close more deals with linkedin

As the co-founder of a full-service marketing agency, Bryant Hughes knows a thing or two about marketing on social media. Bryant’s company, Authentic Form and Function specializes in working with developers, architects and real estate professionals to maximize their marketing efforts. So we thought it’d be great to chat with him to get his five marketing rules for our favourite platform, LinkedIn.  

1 – Consistency

The first rule of LinkedIn is to post consistently and unlike Fight Club, you’re encouraged to talk about it. All jokes aside, consistency will play a huge role in developing your audience and building your brand. You can start small with even one post per week. Bryant recommends, however, that even before diving into your LinkedIn strategy, you start by defining your SMART goals. Set out your Specific, Measurable, Achievable, Realistic, and Timely goals to help you track your success. This practice will set you on the right foot and give you benchmarks to watch for. Once you have consistent posting down, start to focus on engagement statistics like views, clicks, likes and comments. If the numbers go up and stay green, you are doing something right! 

2 – Know your client

Keep your customer top of mind. Think about your property from the vantage point of your ideal tenant and then write about its value from their perspective. Explore through your writing the value propositions and pain points your ideal tenant would experience. To do this effectively, Bryant suggests that it can be helpful to define your tenant persona; an exercise that essentially describes your ideal customer down to their likes, dislikes and demographic information to give you the clearest picture of who you are speaking to. Once you have that information clearly defined, you can ask yourself, ‘why would someone be attracted to my property?’ and ‘what does my property have that others don’t.’ 

If you decide to explore thought leadership, it will take this same approach. You can explore topics from the perspective of your ideal tenant while thinking about what they would want to learn. 

Exercise the ability to see trends relevant to your audience and get ahead of them by educating prospective leads. Bryant suggests a great example of this type of post is “positive news Friday” where you share positive events that happened that week, a way of combating the constant negative news.

3 – Grow your audience

Once your content is laid out, make sure to tag the people involved in your projects. You can also post with the goal in mind to get the content in front of their extended audience, as well. When you stay consistent you will be able to more easily iterate and optimize your strategy.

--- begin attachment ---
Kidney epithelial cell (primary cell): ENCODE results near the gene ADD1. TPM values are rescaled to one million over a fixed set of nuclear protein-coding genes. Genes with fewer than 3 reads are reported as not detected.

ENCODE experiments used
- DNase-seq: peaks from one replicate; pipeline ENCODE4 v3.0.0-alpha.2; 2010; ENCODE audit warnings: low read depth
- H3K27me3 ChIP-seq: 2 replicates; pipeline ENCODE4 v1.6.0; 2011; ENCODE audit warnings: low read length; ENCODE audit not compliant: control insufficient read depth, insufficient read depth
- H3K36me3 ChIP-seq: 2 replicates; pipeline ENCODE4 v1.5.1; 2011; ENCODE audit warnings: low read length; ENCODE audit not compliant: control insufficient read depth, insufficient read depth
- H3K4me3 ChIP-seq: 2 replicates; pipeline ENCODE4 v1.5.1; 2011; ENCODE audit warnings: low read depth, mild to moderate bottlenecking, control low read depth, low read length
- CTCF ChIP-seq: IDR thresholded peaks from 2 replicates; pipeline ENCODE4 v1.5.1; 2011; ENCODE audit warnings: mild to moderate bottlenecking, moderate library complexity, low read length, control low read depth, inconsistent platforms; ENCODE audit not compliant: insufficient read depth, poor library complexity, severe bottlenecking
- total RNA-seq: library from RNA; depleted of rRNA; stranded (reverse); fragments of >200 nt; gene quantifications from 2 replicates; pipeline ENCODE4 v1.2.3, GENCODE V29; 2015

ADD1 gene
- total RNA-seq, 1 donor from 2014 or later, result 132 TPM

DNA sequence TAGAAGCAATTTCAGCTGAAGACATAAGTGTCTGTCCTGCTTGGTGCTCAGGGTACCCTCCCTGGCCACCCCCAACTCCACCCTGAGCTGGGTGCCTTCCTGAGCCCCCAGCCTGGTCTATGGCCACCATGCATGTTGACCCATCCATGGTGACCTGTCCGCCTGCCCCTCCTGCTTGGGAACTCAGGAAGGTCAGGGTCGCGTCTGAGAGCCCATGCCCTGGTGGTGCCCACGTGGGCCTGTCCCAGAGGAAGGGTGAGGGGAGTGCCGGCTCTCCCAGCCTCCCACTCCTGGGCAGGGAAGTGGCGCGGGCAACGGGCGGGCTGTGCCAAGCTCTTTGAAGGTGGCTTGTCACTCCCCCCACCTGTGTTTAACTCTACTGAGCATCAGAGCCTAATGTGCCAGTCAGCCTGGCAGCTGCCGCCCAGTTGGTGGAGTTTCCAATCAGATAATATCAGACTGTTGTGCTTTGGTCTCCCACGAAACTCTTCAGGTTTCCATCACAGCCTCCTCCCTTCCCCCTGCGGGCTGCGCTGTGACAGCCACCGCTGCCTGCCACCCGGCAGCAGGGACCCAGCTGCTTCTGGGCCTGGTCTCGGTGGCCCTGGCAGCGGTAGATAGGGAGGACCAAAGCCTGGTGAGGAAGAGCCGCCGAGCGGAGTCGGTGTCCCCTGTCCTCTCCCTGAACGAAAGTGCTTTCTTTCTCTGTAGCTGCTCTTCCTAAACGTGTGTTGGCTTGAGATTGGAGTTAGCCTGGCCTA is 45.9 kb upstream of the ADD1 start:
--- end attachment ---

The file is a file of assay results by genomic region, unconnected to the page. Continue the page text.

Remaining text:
If you are looking to attract landlords, consider sharing your successes and closed deals. Bryant also suggests adding a link to your website that has a portfolio of your current and closed deals.  

Similar to the approach to tenants, understand why a landlord would want to work with you and then tap into that information. Do you know what makes you different and desirable to work with? Maybe it’s your work process, your network, or your track record. Whatever it is, leverage that experience or expertise.

Pro Tip: Make your content look good with eye-catching graphics. Don’t have a graphic design degree? No problem. Check out Canva. It is the easiest solution to graphic design for non-designers. 

4 – Sales funnel

Bryant says that LinkedIn can act as a top-of-funnel for your sales cycle and is a great way to attract new business. Since the goal for CRE professionals is to get in front of business owners who need commercial space LinkedIn offers a way to target audiences more easily than on other platforms such as Facebook or Instagram. One of the added benefits of posting on LinkedIn is its sophisticated targeting with its advertising options, including the ability to tag relevant people in posts. Use LinkedIn at the top of your funnel to get people to your website. You can achieve this by posting new, interesting, and consistent content.

5 – Consistency

It is worth saying again that consistency is one of the most important (if not the most important) aspects of any marketing strategy. It is the glue that holds all the pieces together and helps your audience to see the big picture. Consistency not only means how often you post or engage with your audience but also consistency across your brand. Check out this article on building your personal brand

If you are starting your LinkedIn journey, Bryant suggests picking a simple plan and sticking to it. As you get more comfortable creating content, managing the platform etc., you can add more to your strategy if you feel it is called for. 


LinkedIn is a tool, and like any tool, it takes practice to understand how best to use it for your context. Approach your LinkedIn marketing like a scientist, starting with a hypothesis and smart goals and from there making tweaks to get to the outcome you desire. With a bit of patience and ‘sticktoitiveness’, you’ll reap the benefits of the platform. 

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